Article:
NEW BRITAIN – From the final turn at Hereford and Boylston streets on the route of the Boston Marathon runners can see the crowds cheering at the finish line, said New Britain Police Chief James Wardwell.
Competing in his 21st Boston marathon in 2013, Wardwell crossed that finish line about an hour before the bombings that killed four and injured hundreds.
Monday, as he competes in his 25th Boston marathon, he will again engage in what has become a ritual since the bombings as he rounds the last corner.
“That finish line is forever changed,” the 55-year-old experienced marathon runner said. “I don’t think I can run down Boylston Street again without saying a prayer for those poor people. You can’t let evil beat us. I’ve run toward a lot of finish lines, but there’s no finish line like the Boston Marathon finish line.”
Wardwell ran his first Boston Marathon in 1990 at the age of 27. The year before, he had run in an East Lyme, Connecticut, marathon – his first – in the hopes of securing a time that would guarantee a qualifying spot in Boston.
“It was my first marathon,” Wardwell said of the East Lyme event. “I had to finish in under three hours to qualify for Boston. I finished in three hours and one minute. I didn’t know how to run the race. It’s not like running two half-marathons.”
Undeterred and with a better idea of how to pace himself for the long haul, Wardwell signed up for a Newport, Rhode Island, marathon set to take place four weeks later. “I had about 15 minutes sleep the night before because I already understood how much it was going to hurt,” he admitted with a laugh.
He completed the race in two hours and 57 minutes, qualifying him for Boston, a dream he had embraced since his days with the St. Paul High School Track and Cross Country team in Bristol.
“He was a great, hardworking athlete,” said his high school coach Dr. Steve Wysowski. “He was always a role model. Jim was obviously a great leader even then. He’d never balk at a difficult workout. If I told the team to do a mile long hill, he’d do it and get everybody in line to do it as well.”
Wardwell ran the long distances in high school, two and three mile races, as part of a championship team. He stood out because of his leadership qualities and work ethic, Wysowski said. “I still remember when he ran his first Boston Marathon (in 1990),” the former coach said. “Looking back, I’m not surprised he’s running his 25th Boston Marathon. He’s a very dedicated and focused individual.”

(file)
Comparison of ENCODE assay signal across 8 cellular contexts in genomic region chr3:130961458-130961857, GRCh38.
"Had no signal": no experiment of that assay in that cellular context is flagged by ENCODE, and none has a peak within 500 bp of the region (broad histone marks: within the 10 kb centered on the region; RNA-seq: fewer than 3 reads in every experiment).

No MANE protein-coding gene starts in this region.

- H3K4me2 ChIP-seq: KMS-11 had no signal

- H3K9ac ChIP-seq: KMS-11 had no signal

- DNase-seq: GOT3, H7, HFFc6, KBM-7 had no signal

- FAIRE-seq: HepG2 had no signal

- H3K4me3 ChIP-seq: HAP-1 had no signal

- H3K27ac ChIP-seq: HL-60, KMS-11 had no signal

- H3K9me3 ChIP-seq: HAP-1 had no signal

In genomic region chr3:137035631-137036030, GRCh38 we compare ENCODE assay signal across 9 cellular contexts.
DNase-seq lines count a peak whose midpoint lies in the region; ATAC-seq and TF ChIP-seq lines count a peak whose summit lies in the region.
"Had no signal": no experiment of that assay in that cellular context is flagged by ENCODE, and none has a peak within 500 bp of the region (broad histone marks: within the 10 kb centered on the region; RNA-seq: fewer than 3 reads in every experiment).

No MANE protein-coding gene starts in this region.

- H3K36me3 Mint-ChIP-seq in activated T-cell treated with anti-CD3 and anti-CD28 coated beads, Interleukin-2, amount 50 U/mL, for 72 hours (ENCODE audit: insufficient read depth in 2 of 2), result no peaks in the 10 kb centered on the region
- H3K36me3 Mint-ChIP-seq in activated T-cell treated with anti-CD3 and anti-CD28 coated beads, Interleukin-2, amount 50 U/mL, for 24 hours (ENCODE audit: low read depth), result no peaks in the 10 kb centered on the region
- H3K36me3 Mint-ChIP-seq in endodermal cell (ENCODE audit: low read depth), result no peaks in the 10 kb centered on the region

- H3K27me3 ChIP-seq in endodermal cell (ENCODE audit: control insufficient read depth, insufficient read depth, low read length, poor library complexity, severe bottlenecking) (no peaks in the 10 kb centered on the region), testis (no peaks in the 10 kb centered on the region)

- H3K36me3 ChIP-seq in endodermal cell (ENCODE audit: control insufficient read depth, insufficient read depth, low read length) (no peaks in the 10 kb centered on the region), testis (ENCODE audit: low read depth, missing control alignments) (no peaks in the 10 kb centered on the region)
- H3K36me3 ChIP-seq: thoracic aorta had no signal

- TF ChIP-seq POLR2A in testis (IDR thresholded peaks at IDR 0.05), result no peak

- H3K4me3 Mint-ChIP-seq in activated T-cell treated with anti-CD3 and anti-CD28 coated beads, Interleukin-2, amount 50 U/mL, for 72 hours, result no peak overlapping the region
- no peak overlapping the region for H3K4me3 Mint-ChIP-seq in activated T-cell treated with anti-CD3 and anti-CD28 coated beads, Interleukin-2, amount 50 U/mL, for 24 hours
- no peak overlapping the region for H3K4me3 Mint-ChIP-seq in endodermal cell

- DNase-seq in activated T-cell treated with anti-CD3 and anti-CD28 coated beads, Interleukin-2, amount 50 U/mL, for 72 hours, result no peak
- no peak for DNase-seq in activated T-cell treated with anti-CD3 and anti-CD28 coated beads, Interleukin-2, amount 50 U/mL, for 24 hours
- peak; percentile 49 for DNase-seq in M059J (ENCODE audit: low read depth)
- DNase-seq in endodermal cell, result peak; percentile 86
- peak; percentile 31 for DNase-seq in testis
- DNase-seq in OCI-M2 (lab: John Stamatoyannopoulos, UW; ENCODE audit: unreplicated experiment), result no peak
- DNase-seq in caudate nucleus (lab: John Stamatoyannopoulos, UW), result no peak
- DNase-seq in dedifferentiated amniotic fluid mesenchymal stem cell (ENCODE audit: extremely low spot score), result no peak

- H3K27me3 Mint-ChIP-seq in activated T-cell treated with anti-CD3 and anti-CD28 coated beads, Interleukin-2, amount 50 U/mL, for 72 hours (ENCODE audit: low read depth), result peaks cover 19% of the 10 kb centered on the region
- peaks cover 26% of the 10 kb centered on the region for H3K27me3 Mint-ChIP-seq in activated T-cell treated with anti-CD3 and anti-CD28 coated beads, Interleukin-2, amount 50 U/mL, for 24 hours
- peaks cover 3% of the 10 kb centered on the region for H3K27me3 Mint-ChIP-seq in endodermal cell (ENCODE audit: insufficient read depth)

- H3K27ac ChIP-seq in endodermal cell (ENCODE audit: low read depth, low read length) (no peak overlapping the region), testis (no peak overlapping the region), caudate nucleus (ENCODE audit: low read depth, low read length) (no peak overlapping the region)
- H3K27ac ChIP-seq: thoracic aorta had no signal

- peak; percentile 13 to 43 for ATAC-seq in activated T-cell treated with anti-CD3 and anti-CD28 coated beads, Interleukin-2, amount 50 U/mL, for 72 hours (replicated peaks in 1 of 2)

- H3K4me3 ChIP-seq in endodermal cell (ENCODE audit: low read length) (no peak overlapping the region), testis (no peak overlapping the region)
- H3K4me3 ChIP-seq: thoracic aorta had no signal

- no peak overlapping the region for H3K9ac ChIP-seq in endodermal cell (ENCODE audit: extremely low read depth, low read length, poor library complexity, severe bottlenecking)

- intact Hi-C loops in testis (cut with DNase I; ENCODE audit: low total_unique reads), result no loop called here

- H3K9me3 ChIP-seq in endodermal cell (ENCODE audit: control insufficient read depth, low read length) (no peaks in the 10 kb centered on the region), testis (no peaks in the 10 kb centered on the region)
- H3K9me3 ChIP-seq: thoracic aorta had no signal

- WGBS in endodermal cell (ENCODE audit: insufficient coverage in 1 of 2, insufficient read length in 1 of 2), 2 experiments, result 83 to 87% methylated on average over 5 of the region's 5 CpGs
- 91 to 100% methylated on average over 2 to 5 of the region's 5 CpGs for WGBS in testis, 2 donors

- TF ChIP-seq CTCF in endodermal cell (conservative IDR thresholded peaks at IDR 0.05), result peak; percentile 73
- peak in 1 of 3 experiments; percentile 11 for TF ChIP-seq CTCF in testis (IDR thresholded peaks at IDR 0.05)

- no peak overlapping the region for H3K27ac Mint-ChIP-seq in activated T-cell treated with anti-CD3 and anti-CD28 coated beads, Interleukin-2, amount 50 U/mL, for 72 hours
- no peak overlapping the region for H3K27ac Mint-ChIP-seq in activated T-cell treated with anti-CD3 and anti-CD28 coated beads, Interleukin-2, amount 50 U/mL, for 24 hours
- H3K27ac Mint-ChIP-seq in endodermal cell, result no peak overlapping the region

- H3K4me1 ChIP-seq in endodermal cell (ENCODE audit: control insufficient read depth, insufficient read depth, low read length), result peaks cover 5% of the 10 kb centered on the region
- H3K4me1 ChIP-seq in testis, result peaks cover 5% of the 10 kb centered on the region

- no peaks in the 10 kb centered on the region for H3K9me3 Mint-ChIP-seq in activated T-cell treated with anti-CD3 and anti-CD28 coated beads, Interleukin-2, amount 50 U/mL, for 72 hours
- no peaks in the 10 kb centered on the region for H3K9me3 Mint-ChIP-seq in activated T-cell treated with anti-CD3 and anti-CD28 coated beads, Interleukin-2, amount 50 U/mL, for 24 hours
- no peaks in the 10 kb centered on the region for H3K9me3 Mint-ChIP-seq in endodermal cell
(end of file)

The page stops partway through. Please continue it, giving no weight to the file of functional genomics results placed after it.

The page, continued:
Wardwell has run more than 80 marathons since 1990. But the 26 miles into Boston each April still holds a special place in his heart. He’s only missed four Boston Marathons in the past 29 years.
One year, in 1994, he was at the state police academy after being hired as a New Britain police officer. In 1997, he was told by police department command staff that he was chosen to attend specialized training in how to investigate sexual assault crimes against children.
“They called me into the office and told me the dates,” recalled Wardwell who went on to win an international award for his work recovering evidence of the sexual molestation of three children from a CD that had been erased by the perpetrator.
“I knew I was signed up for the Boston Marathon, but I kept my mouth shut,” he said. “I didn’t run, and I think the training wound up changing my career.”
In 2011 he had run the race, taken the bus with the Hartford Track Club back to Connecticut, and studied for classes in the Masters Degree program he was in before deciding to go to bed. Seconds after his head hit the pillow, he was called to the scene of a murder. He investigated the entire night into the morning before he went home and slept.
He missed the marathon in 2012 after spending the entire night before also investigating a murder. Because it was an inordinately warm day, was able to take a heat deferment to retain his spot in the 2013 marathon.
He had crossed the finish line of the 2013 race in three hours, 14 minutes and one second and went to the hotel room rented by the Hartford Track Club to shower. He was making his way back to the finish line, in search of his annual post-race tradition, a Sam Adams beer, when he heard what sounded like two explosions.
“It didn’t sound right,” he said. “I heard it reverberate, I knew something wasn’t right. I think 80 percent of people didn’t realize what was going on.”
Cell phone lines immediately jammed, making it impossible to reach his brother Gerry who works for a Boston area news outlet. “I left the message, hey news guy, something’s wrong, tell me what’s going on,” Wardwell recalled. “He didn’t get the call until two days later.”
It wasn’t until he went back to the hotel room and turned on the television that he learned that the bombings had occurred at about the finish line as thousands were racing and watching. “What those brothers ( ) did that day was nothing but evil and hatred,” he said.
In the days after the race, he questioned whether he’d ever run the Boston Marathon again. By week’s end, however, he had already made the decision that he would be back for 2014. “We can’t let them beat us,” he said. “2014 had record crowds.”
The only other year he missed was 2017 when he had to be in Houston, Texas as part of his responsibilities as the President of the American Association of Police Polygraphists.
He’s been training hard in recent months with one hour runs before work and two to three hour runs on weekends. He travels through many parts of the city as he trains, through Walnut Hill Park, past the police department on Chestnut Street, through Putnam Street and the North Oak neighborhood.
“I don’t ever run for the best times, I never take it easy though, I understand I am 55 years old,” he said. “I will run as best I can on any given day, on any given course. What I care about is that I do my best on any given day.”
Lisa Backus can be reached at 860-801-5066 or Lbackus@centralctcommunications.com.